Business planning is relationship building

Planning for a successful future can seem like an event—a thing you do in the course of business. However, in many cases, this planning is much more like a relationship: with your loved ones who rely on you, with your employees, and with your advisors. When fostered, it can be one of the most fulfilling parts of your life.

Consider an example of how two business owners changed the course of their planning by viewing it as a relationship rather than an event.

A Change In View 

Joanne Johnson had been meeting with her trusted advisor, Ava, every month for the past year to plan for how she and her husband, Jim, would eventually sell the business. As co-owners, Joanne typically handled front-end responsibilities. But in the planning process, this was starting to create problems.

There were decisions that required Jim’s input. One of their biggest issues was assuring that key employees didn’t leave the business before they achieved financial independence. But without Jim’s input, they couldn’t create incentive plans. Two key employees had already left for greener pastures because the planning process had stalled.

Politely but firmly, Ava told Joanne that unless they both attended planning sessions, it would be impossible for them to achieve their goals.

The next day, Ava received an email from Jim. He apologized profusely, explaining that he was afraid that by attending, he would make irreversible mistakes that would hurt the business. Ava requested that they talk on the phone about his concerns.

Ava patiently answered Jim’s questions while explaining the effects his absence was having on the plans he and Joanne were trying to execute. As Ava built trust, Jim began to come to their planning meetings. This allowed him and Joanne to more clearly identify key employees and incentivize them to stay with the business.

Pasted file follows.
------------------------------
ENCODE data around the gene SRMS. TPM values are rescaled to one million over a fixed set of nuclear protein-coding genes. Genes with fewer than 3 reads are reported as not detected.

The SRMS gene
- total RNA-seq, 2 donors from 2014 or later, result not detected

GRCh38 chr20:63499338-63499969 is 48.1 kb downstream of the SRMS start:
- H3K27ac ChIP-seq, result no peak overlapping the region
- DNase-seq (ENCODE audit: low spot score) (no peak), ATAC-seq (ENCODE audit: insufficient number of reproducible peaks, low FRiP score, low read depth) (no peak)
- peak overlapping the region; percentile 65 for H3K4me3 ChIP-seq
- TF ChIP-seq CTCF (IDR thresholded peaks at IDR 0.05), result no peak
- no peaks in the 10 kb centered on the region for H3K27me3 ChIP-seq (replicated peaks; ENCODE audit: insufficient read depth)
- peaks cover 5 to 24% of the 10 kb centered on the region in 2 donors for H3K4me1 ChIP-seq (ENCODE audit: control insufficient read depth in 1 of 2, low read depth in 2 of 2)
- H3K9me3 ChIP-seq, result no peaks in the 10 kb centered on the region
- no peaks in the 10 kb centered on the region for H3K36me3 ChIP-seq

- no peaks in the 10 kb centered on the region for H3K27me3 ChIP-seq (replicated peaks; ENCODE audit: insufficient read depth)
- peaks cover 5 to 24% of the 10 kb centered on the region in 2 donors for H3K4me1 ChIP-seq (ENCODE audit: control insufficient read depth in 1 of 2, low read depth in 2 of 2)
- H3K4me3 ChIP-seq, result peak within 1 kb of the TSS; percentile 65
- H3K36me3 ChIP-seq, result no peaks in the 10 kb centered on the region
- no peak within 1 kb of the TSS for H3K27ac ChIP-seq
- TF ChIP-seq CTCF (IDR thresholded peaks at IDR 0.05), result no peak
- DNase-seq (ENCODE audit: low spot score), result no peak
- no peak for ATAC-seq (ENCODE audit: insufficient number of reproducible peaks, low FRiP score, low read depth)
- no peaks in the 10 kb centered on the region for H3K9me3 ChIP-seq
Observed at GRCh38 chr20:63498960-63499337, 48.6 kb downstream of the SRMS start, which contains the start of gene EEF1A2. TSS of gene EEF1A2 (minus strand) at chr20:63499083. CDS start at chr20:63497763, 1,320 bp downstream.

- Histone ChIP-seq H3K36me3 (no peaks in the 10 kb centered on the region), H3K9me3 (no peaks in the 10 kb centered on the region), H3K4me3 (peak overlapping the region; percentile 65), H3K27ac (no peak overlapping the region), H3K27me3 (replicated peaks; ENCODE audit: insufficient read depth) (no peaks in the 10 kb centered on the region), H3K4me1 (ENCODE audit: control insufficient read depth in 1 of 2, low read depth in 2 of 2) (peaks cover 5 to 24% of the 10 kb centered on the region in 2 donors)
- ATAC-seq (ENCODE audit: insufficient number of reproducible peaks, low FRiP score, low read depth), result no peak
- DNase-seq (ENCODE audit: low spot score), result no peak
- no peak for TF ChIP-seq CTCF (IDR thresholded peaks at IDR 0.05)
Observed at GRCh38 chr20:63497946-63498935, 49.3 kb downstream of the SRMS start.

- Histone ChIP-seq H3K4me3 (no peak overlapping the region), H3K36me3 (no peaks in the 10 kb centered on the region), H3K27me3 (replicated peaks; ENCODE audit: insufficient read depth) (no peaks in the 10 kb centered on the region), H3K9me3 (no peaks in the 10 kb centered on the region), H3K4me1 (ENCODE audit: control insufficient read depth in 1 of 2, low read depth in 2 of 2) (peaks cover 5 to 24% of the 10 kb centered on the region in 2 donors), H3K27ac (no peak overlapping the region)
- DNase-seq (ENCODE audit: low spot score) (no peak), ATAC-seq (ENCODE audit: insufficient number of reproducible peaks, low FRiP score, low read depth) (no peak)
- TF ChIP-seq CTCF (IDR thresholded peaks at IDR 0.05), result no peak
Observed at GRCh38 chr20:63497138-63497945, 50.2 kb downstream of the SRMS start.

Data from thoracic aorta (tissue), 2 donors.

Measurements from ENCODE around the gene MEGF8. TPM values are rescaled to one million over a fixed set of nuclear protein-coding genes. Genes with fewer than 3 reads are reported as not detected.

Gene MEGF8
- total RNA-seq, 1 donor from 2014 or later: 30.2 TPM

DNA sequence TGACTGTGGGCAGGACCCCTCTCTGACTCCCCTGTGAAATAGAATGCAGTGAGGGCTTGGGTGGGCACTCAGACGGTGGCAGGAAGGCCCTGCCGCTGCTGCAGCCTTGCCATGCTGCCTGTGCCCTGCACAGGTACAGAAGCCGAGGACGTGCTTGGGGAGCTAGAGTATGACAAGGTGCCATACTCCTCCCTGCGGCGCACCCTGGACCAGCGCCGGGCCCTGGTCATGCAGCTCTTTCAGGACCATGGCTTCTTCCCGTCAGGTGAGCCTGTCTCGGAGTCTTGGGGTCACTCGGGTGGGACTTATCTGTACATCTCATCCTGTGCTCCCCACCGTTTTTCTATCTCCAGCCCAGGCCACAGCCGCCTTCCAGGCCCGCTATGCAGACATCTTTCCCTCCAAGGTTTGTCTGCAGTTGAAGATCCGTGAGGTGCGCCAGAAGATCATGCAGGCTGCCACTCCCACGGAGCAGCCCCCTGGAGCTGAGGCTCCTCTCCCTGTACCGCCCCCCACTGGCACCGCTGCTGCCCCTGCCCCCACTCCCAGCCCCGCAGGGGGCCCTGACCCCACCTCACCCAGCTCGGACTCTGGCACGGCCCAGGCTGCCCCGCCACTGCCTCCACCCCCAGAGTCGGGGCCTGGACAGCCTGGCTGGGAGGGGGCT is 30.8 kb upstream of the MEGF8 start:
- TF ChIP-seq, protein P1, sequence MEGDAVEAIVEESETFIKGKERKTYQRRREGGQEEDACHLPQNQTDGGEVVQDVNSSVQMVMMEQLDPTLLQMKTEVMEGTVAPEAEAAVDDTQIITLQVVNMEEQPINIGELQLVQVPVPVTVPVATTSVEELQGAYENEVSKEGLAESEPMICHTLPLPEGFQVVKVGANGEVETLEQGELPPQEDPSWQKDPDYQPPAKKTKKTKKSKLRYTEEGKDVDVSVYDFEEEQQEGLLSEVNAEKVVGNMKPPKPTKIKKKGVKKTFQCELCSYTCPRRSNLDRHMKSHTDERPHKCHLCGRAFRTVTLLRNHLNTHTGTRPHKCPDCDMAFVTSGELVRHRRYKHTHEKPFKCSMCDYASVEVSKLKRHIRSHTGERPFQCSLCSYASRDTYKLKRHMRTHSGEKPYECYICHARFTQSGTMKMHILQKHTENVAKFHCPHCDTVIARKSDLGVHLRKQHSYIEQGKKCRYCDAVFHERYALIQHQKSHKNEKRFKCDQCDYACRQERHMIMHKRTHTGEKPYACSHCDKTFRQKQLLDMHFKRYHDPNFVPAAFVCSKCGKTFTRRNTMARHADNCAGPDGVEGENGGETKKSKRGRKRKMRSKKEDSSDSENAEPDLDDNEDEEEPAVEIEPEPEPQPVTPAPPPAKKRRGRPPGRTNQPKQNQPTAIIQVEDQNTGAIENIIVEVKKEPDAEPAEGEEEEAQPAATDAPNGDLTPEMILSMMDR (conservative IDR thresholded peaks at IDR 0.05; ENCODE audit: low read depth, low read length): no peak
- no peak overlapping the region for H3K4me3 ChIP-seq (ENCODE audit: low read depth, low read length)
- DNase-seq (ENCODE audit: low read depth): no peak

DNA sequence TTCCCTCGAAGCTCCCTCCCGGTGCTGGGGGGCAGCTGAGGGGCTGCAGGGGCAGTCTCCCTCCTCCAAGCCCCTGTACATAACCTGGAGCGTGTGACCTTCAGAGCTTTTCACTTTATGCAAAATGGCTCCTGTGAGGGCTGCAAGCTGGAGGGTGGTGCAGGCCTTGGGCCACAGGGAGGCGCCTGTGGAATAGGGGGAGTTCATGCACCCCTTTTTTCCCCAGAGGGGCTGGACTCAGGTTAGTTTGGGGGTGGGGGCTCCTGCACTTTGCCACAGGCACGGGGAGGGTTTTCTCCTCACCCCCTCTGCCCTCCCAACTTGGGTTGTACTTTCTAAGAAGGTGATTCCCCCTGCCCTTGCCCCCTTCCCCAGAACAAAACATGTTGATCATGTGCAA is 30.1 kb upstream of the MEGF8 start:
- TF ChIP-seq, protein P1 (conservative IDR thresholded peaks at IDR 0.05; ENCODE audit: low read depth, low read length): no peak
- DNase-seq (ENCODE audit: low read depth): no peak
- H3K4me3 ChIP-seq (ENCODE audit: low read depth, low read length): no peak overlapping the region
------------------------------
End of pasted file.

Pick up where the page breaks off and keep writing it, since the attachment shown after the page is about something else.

Be Not Afraid 

Planning for a successful future can be nerve-wracking. You may feel that it could distract you from what you do best—running the business—and harm what you’ve built.

These fears are normal, but they can also launch you headlong into the very thing you’re trying to avoid: working against your own interests.

When business advisors work with business owners to plan for a successful future, they view the planning as relationship building, rather than a transactional event.

There are several reasons why they do this:

  1. Planning for a successful future requires financial independence that allows business owners to leave their businesses on their terms—terms that are unique to each business owner.
  2. Many business owners have family members and employees they want to protect, even after they leave the business.
  3. Successful planning often requires the coordination of different people and personalities toward a common goal.

Thus, viewing the planning process as an exercise in relationship building can make the process more consultative and less of simply a thing that you do.

Conclusion

You likely founded your business to carve your own path instead of just doing a job. Viewing planning for a successful future as a way to carve your own path to financial independence, instead of just doing planning, can help you take more control of the future you want for yourself, your business, and those you care about.

We strive to help business owners identify and prioritize their objectives with respect to their business, their employees, and their families. If you are ready to talk about your goals for the future and get insights into how you might achieve those goals, we’d be happy to sit down and talk with you. Please feel free to contact us at your convenience.

Please feel free to contact a member of our advisor team to begin a conversation today.

The information contained in this article is general in nature and is not legal, tax or financial advice. For information regarding your particular situation, contact an attorney or a tax or financial professional. The information in this newsletter is provided with the understanding that it does not render legal, accounting, tax or financial advice. In specific cases, clients should consult their legal, accounting, tax or financial professional. This article is not intended to give advice or to represent our firm as being qualified to give advice in all areas of professional services. Exit Planning is a discipline that typically requires the collaboration of multiple professional advisors. To the extent that our firm does not have the expertise required on a particular matter, we will always work closely with you to help you gain access to the resources and professional advice that you need. This is an opt-in newsletter published by Business Enterprise Institute, Inc., and presented to you by our firm.  We appreciate your interest. Any examples provided are hypothetical and for illustrative purposes only. Examples include fictitious names and do not represent any particular person or entity.

Copyright © 2023 Business Enterprise Institute, Inc. All rights reserved.

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